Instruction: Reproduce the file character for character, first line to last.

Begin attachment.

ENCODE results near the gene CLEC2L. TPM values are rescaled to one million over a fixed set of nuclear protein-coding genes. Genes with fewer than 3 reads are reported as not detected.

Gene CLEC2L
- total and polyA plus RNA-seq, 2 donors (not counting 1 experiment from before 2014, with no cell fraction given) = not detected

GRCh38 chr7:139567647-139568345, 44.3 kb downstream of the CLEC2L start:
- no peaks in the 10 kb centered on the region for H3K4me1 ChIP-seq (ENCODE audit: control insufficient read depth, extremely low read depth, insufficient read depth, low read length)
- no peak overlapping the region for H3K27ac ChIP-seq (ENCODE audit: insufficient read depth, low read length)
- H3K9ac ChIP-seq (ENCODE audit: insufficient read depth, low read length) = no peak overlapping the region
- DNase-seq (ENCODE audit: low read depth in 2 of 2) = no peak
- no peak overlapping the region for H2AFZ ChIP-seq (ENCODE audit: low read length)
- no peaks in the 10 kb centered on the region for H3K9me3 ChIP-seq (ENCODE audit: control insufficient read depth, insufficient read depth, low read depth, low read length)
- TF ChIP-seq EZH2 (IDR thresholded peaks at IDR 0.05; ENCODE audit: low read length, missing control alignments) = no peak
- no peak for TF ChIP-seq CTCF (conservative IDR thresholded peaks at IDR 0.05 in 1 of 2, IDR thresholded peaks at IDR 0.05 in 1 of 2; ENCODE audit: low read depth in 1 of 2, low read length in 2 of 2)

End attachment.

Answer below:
ENCODE results near the gene CLEC2L. TPM values are rescaled to one million over a fixed set of nuclear protein-coding genes. Genes with fewer than 3 reads are reported as not detected.

Gene CLEC2L
- total and polyA plus RNA-seq, 2 donors (not counting 1 experiment from before 2014, with no cell fraction given) = not detected

GRCh38 chr7:139567647-139568345, 44.3 kb downstream of the CLEC2L start:
- no peaks in the 10 kb centered on the region for H3K4me1 ChIP-seq (ENCODE audit: control insufficient read depth, extremely low read depth, insufficient read depth, low read length)
- no peak overlapping the region for H3K27ac ChIP-seq (ENCODE audit: insufficient read depth, low read length)
- H3K9ac ChIP-seq (ENCODE audit: insufficient read depth, low read length) = no peak overlapping the region
- DNase-seq (ENCODE audit: low read depth in 2 of 2) = no peak
- no peak overlapping the region for H2AFZ ChIP-seq (ENCODE audit: low read length)
- no peaks in the 10 kb centered on the region for H3K9me3 ChIP-seq (ENCODE audit: control insufficient read depth, insufficient read depth, low read depth, low read length)
- TF ChIP-seq EZH2 (IDR thresholded peaks at IDR 0.05; ENCODE audit: low read length, missing control alignments) = no peak
- no peak for TF ChIP-seq CTCF (conservative IDR thresholded peaks at IDR 0.05 in 1 of 2, IDR thresholded peaks at IDR 0.05 in 1 of 2; ENCODE audit: low read depth in 1 of 2, low read length in 2 of 2)